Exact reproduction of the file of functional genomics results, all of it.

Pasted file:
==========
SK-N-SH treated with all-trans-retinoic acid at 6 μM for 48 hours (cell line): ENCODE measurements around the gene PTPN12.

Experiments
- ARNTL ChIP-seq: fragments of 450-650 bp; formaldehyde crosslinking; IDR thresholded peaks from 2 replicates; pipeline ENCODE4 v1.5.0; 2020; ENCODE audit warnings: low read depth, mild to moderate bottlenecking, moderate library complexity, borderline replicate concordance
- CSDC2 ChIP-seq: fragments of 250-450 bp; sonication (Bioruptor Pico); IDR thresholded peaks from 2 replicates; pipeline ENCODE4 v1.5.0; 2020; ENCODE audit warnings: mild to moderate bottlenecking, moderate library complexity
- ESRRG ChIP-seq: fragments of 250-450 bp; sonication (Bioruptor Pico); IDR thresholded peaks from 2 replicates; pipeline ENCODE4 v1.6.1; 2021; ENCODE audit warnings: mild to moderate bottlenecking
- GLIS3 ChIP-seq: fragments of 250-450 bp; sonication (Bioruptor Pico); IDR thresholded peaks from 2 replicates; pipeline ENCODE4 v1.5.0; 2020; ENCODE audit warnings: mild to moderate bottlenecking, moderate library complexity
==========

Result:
SK-N-SH treated with all-trans-retinoic acid at 6 μM for 48 hours (cell line): ENCODE measurements around the gene PTPN12.

Experiments
- ARNTL ChIP-seq: fragments of 450-650 bp; formaldehyde crosslinking; IDR thresholded peaks from 2 replicates; pipeline ENCODE4 v1.5.0; 2020; ENCODE audit warnings: low read depth, mild to moderate bottlenecking, moderate library complexity, borderline replicate concordance
- CSDC2 ChIP-seq: fragments of 250-450 bp; sonication (Bioruptor Pico); IDR thresholded peaks from 2 replicates; pipeline ENCODE4 v1.5.0; 2020; ENCODE audit warnings: mild to moderate bottlenecking, moderate library complexity
- ESRRG ChIP-seq: fragments of 250-450 bp; sonication (Bioruptor Pico); IDR thresholded peaks from 2 replicates; pipeline ENCODE4 v1.6.1; 2021; ENCODE audit warnings: mild to moderate bottlenecking
- GLIS3 ChIP-seq: fragments of 250-450 bp; sonication (Bioruptor Pico); IDR thresholded peaks from 2 replicates; pipeline ENCODE4 v1.5.0; 2020; ENCODE audit warnings: mild to moderate bottlenecking, moderate library complexity